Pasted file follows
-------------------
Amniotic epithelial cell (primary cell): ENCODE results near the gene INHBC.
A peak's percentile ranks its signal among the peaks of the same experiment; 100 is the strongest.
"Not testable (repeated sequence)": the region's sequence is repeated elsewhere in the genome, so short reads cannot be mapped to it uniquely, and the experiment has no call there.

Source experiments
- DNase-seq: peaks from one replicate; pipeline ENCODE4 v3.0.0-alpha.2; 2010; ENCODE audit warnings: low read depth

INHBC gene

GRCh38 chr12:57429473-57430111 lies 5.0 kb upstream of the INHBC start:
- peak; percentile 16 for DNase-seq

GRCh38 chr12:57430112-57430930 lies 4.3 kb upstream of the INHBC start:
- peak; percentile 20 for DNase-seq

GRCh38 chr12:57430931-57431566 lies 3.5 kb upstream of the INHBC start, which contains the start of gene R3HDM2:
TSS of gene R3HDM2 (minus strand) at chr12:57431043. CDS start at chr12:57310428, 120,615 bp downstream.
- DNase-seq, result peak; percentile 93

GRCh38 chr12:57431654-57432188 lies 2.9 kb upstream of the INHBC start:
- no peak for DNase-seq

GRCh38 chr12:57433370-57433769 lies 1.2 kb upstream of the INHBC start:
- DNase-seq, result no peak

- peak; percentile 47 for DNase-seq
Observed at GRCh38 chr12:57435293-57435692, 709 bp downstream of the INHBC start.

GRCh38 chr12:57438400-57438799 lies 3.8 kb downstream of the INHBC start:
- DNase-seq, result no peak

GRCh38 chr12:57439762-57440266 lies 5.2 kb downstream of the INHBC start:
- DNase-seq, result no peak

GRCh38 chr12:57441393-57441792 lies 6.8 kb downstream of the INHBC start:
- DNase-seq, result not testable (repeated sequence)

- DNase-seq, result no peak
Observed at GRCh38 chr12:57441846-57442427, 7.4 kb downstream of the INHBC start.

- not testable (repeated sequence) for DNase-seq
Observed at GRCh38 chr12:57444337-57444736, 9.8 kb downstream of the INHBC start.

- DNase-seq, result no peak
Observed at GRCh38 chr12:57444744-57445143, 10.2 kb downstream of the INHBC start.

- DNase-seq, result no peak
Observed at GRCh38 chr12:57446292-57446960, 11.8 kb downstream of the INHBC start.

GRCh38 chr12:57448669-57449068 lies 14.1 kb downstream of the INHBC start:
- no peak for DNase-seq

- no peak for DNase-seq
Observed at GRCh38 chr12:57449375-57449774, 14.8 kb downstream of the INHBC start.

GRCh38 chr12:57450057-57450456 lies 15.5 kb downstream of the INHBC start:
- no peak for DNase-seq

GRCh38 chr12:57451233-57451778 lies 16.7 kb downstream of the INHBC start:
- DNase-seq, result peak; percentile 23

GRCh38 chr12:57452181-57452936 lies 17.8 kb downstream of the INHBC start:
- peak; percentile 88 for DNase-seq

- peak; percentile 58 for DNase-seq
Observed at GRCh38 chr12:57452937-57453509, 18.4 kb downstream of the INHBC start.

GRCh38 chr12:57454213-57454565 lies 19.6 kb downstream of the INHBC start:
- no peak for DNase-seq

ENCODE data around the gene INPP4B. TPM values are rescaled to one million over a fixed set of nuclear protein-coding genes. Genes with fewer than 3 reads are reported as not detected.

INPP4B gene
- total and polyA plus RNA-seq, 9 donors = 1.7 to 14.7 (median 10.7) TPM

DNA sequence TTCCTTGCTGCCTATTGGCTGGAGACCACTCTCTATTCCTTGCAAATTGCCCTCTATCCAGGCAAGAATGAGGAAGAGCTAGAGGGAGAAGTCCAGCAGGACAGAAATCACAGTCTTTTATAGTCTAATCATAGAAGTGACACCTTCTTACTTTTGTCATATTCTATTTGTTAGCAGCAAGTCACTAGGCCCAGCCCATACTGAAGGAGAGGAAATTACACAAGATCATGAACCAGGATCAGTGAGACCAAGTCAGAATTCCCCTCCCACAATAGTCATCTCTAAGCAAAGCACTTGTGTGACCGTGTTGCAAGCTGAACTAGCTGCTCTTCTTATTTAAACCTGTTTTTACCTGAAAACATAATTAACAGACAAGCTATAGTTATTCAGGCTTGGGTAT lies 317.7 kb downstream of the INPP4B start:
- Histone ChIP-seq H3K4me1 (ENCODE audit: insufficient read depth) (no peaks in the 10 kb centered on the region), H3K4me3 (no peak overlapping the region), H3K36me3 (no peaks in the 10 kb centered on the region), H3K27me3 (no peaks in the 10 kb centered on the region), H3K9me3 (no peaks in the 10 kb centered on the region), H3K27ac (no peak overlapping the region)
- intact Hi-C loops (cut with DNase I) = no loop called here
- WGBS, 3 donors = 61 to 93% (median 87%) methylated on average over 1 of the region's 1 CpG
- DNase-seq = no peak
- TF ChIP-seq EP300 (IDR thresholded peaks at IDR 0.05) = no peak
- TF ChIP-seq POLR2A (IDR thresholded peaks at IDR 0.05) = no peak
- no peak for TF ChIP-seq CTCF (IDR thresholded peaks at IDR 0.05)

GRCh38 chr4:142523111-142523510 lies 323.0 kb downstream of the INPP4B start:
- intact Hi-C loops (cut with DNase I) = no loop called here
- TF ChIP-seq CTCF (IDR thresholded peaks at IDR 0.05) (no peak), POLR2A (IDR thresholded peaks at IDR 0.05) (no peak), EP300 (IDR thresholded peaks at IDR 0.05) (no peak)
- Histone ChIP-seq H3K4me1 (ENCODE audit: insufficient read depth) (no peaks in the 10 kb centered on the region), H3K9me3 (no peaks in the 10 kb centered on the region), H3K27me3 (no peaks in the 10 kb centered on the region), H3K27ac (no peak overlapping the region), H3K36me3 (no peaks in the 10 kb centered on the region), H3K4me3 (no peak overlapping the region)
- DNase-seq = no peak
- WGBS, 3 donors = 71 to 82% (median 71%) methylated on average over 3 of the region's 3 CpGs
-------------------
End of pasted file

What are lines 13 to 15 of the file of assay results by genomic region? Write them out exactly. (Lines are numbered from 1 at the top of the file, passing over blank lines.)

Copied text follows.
- DNase-seq, result peak; percentile 93

GRCh38 chr12:57431654-57432188 lies 2.9 kb upstream of the INHBC start:
- no peak for DNase-seq